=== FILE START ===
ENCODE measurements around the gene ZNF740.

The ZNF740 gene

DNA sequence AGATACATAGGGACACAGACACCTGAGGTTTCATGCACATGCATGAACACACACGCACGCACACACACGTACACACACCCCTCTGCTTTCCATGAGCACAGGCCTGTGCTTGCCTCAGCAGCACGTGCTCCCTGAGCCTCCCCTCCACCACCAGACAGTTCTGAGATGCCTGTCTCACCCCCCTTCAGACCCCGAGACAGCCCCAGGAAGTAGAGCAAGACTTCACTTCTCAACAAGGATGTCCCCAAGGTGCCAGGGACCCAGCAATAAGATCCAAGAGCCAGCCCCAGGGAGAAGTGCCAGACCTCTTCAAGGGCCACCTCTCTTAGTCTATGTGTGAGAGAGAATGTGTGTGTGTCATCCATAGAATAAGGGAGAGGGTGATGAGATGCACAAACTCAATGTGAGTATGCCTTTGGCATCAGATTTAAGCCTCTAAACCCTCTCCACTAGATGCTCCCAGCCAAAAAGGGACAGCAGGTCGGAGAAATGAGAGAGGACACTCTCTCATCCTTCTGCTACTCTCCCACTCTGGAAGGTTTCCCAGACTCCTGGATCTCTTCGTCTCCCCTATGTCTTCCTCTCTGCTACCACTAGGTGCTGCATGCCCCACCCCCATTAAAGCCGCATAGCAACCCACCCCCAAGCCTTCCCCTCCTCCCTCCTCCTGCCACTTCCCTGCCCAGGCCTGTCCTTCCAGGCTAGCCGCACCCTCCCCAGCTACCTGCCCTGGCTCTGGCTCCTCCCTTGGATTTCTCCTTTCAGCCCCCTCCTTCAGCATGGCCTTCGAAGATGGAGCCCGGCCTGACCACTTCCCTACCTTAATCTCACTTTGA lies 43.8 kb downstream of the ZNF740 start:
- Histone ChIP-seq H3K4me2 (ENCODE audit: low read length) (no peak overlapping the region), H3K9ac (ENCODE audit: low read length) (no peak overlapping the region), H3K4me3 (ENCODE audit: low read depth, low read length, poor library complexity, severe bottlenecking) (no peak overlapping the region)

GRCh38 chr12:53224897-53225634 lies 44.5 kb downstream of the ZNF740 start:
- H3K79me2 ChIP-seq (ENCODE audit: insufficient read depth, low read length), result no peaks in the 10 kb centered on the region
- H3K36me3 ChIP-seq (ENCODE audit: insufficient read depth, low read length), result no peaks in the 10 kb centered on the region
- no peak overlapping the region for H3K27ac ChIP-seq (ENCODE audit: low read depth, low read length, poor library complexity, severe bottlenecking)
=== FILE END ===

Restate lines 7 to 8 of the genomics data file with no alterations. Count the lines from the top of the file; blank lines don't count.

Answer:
- H3K36me3 ChIP-seq (ENCODE audit: insufficient read depth, low read length), result no peaks in the 10 kb centered on the region
- no peak overlapping the region for H3K27ac ChIP-seq (ENCODE audit: low read depth, low read length, poor library complexity, severe bottlenecking)